Last Wednesday, at the Lincoln Center Out of Doors, a crowd gathered around a statuesque blonde, standing just over six feet in black patent leather heels and a vintage fedora, and her much shorter, robotic sidekick. The tall blonde was roboticist Heather Knight; the robot was named Data. And he had jokes.
"This is Data, he's an aspiring actor," Knight informed the crowd. "Give him a big round of applause; he can be a little stage-shy!" She then invited audience members to pick from a series of postcards to show to Data, and he lit up: "Ah, Times Square, home of the tourists," Data quipped in a digital monotone. "A lot of tourists like the Naked Cowboy. Have you seen him? He plays guitar in a hat and underpants. Sorry, I forgot those props today."
"The ‘Postcards of New York' sketch is the first one we ever worked on," Knight told me as she hoisted Data onto her hip to take him to the second staging of their performance. "It led to everything else." And that "everything else" is a lot. Knight has shown off Data's stand-up routine at a TED talk, set up collaborations with popular human comedians—from Reggie Watts to an upcoming stint with Eugene Mirman—and even had him trying dance moves at the first ever Robot Film Festival last month.
Despite his rising popularity, Data's still a little green when it comes to stand-up: let's just say that his timing and delivery are, well, robotic. But that's all a learning experience, says Knight. By getting up in front of an audience, Data is learning about human social character, which will eventually help him understand how to interact more naturally. "Data can tell a joke and use it to explore the audience," says Knight. "Is this a young audience? Is it an old audience? Have they been drinking?" She chuckles. "Well, maybe not directly about drinking, but how boisterous are they?" By registering the audience's response to each of the riffs and stories he has stored in his joke-bank, Data can start to hone in—sort of like Netflix—on what his audience likes.
When she's not hosting robotic stand-up, Knight is a post-doc in the cutting-edge fields of personal and social robotics at Carnegie Mellon's Robotics Institute, where she works on machines "that engage us on more than a tool level, more like a peer or colleague." But her real passion lies in taking robots out of the lab and into the limelight. So, last year, Knight founded Marilyn Monrobot labs here in New York and now lives part-time in Clinton Hill.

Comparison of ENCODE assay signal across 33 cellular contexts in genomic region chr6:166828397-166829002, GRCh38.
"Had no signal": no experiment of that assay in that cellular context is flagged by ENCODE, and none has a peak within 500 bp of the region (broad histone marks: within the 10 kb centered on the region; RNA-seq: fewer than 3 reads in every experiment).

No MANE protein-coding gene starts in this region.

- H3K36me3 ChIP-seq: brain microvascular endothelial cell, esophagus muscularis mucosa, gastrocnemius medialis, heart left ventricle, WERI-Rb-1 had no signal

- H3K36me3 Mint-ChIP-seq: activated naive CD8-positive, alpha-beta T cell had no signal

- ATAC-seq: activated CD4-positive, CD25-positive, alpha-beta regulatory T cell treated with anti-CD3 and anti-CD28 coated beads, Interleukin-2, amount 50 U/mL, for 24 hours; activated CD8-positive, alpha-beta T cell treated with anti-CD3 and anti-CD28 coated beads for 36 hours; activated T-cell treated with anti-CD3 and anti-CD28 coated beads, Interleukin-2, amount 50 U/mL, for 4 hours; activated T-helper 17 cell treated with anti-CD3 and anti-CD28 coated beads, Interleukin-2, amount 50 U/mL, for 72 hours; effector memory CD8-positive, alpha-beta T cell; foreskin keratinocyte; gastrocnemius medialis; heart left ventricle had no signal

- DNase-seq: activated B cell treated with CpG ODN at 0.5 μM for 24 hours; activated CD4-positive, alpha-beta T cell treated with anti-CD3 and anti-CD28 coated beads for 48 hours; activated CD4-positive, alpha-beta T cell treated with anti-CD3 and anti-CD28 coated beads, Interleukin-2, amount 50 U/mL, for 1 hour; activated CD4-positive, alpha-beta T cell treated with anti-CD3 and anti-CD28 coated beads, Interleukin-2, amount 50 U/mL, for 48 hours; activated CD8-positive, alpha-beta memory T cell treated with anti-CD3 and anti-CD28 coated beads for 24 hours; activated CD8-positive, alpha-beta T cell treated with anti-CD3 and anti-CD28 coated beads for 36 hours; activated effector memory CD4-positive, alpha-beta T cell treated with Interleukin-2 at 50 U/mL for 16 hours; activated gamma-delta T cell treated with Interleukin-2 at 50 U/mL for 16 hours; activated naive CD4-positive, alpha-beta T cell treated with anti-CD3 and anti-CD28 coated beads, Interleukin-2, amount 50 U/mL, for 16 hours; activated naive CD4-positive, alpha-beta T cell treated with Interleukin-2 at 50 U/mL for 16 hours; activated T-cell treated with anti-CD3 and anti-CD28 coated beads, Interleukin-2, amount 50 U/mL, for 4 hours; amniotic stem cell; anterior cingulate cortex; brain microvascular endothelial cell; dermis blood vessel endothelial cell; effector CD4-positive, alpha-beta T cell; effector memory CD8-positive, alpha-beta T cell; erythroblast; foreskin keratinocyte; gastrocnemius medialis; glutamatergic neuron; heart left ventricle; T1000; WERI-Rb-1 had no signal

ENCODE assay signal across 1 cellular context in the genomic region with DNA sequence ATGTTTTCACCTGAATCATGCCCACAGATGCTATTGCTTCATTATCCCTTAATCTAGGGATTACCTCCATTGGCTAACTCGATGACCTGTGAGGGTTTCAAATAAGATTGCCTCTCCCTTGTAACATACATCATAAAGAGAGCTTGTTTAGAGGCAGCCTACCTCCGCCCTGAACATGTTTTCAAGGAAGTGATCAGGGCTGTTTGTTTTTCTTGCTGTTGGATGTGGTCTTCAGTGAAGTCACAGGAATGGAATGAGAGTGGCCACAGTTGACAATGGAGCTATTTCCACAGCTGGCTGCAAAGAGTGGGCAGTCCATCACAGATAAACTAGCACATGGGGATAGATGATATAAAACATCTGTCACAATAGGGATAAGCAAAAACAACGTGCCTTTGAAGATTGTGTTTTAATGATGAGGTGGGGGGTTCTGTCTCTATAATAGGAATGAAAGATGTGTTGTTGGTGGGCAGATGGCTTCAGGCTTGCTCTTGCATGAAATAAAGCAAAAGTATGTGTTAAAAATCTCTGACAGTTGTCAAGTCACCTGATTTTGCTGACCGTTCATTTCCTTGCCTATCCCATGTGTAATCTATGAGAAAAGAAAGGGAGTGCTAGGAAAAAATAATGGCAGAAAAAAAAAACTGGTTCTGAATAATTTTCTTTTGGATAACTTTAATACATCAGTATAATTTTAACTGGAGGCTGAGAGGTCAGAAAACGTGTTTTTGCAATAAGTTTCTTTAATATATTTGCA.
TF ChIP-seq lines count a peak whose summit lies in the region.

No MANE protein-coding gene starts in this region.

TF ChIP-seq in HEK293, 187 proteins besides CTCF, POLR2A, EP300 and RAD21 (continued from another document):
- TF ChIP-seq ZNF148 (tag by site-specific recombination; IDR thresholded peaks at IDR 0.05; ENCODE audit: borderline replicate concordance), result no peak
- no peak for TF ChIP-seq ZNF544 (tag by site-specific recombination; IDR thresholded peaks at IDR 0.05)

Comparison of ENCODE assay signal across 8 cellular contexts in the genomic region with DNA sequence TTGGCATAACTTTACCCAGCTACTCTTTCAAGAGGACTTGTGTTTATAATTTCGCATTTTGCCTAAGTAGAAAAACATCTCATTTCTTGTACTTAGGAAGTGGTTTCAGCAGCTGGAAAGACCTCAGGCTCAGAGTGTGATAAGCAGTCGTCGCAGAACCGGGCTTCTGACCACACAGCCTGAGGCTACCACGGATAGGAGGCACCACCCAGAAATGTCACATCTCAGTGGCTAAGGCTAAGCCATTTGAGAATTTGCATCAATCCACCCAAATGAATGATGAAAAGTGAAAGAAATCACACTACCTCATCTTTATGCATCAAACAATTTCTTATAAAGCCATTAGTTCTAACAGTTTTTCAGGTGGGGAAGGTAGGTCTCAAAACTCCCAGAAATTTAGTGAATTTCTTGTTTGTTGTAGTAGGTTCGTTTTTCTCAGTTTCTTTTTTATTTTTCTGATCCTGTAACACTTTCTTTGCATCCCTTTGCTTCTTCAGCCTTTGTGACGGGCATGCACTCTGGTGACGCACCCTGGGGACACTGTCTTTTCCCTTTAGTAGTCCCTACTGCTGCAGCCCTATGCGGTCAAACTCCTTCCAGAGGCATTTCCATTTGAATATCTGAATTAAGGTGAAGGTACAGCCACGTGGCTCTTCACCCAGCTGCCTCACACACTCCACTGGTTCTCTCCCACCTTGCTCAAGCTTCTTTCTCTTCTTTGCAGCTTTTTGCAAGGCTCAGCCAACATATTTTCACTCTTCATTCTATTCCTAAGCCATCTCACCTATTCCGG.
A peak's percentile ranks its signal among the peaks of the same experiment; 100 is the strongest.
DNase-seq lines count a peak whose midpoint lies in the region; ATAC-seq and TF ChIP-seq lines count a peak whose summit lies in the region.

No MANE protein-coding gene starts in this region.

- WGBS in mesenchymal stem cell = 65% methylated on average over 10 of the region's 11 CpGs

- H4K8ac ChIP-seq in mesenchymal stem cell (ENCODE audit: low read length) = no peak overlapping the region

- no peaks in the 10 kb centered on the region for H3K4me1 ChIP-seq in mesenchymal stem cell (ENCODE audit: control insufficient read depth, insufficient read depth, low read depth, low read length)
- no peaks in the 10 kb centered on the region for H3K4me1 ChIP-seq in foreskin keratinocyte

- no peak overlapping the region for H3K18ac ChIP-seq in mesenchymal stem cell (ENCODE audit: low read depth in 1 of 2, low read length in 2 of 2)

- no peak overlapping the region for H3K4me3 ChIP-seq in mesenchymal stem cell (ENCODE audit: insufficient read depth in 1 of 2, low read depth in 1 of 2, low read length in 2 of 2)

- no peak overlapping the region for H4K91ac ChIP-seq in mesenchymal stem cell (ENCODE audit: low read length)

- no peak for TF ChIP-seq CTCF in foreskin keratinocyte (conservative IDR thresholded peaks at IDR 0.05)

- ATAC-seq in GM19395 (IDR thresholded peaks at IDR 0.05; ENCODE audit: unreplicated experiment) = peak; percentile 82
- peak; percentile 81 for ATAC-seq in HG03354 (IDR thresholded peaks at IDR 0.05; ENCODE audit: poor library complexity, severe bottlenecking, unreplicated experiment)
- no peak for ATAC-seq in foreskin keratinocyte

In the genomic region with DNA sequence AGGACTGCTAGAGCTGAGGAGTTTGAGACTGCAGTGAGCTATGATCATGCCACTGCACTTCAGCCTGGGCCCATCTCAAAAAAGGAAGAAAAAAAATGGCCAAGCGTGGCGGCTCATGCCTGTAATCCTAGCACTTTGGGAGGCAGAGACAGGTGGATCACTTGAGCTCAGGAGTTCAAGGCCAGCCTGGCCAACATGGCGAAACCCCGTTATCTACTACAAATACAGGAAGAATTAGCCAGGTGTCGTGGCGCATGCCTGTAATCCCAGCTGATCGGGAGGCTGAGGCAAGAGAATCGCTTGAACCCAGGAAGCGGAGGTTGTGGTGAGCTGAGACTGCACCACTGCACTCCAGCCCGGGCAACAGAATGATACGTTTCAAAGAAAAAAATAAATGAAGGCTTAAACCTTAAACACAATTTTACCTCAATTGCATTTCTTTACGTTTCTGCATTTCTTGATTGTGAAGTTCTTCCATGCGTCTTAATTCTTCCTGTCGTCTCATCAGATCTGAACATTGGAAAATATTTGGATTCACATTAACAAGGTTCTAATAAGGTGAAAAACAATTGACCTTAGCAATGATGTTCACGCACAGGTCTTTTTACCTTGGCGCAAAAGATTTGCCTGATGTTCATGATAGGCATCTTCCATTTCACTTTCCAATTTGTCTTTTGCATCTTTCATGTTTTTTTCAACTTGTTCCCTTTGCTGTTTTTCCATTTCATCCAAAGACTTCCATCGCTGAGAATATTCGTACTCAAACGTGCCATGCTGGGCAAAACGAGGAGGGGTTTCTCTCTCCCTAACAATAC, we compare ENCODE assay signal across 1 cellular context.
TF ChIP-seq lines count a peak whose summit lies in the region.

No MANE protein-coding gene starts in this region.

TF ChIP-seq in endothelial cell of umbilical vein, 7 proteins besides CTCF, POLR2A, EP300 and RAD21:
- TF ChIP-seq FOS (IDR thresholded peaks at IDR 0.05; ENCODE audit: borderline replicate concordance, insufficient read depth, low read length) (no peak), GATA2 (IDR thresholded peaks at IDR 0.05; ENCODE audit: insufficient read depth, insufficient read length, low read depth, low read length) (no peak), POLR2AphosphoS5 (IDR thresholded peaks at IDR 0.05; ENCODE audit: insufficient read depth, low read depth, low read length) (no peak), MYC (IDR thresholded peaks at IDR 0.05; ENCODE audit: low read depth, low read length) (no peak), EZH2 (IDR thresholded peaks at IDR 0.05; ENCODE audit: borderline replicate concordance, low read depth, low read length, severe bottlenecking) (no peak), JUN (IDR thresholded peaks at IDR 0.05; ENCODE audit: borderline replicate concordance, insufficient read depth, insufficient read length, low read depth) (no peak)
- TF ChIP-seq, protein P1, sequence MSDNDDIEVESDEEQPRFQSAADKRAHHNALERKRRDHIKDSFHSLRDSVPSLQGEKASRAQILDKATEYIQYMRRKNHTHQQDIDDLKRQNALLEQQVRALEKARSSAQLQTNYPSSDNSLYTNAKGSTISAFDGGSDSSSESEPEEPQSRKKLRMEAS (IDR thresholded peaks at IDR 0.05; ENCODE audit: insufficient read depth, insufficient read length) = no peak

"There are techniques that we can adopt directly from the world of performance to the world of social robots," Knight explains, noting that robots could stand to gain a little perspective from the entertainment industry. "Theater is a discipline that's thought through what expression and movement means, and how you relate to a partner on stage," she says, and that emotional expertise could help foster the development of artificial social intelligence.
Knight hopes to one day see robots play a bigger role in our everyday lives, "whether that's in education, assistance in the home, or keeping the elderly independent for longer," she says, noting that this can't happen without first exposing robots to us and us to them more directly. But Knight confesses that any highly functional, humanoid social robots are still technologically far, far away—to the relief of paranoid sci-fi fans, I'm sure. For now, any results that lead to finer-tuned social intelligence could be built into our existing technology, be it a more emotionally sensitive GPS system, a more user-friendly smart phone… or maybe better jokes for Data.